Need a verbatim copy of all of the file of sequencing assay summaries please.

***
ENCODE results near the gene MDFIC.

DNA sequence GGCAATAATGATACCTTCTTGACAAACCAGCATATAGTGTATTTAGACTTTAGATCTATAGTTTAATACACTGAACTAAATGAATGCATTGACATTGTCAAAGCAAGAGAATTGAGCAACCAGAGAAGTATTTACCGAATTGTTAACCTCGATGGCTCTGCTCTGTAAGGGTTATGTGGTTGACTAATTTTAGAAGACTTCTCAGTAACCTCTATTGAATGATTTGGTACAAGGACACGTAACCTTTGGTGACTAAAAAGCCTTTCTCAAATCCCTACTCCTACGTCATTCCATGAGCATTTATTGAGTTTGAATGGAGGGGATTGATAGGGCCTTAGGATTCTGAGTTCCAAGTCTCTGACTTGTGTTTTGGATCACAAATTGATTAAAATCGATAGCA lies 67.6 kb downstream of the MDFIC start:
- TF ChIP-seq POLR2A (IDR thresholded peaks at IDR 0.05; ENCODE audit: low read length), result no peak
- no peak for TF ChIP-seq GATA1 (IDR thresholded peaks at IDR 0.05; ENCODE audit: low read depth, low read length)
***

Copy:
ENCODE results near the gene MDFIC.

DNA sequence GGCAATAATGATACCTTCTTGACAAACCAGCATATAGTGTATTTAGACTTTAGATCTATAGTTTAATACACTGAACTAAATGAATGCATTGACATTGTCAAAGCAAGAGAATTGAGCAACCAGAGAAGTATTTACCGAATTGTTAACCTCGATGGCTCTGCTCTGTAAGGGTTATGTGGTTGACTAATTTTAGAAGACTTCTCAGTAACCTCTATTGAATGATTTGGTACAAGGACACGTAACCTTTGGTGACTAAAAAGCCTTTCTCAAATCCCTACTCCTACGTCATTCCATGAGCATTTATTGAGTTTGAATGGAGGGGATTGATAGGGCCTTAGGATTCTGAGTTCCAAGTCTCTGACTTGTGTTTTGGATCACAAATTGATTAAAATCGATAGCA lies 67.6 kb downstream of the MDFIC start:
- TF ChIP-seq POLR2A (IDR thresholded peaks at IDR 0.05; ENCODE audit: low read length), result no peak
- no peak for TF ChIP-seq GATA1 (IDR thresholded peaks at IDR 0.05; ENCODE audit: low read depth, low read length)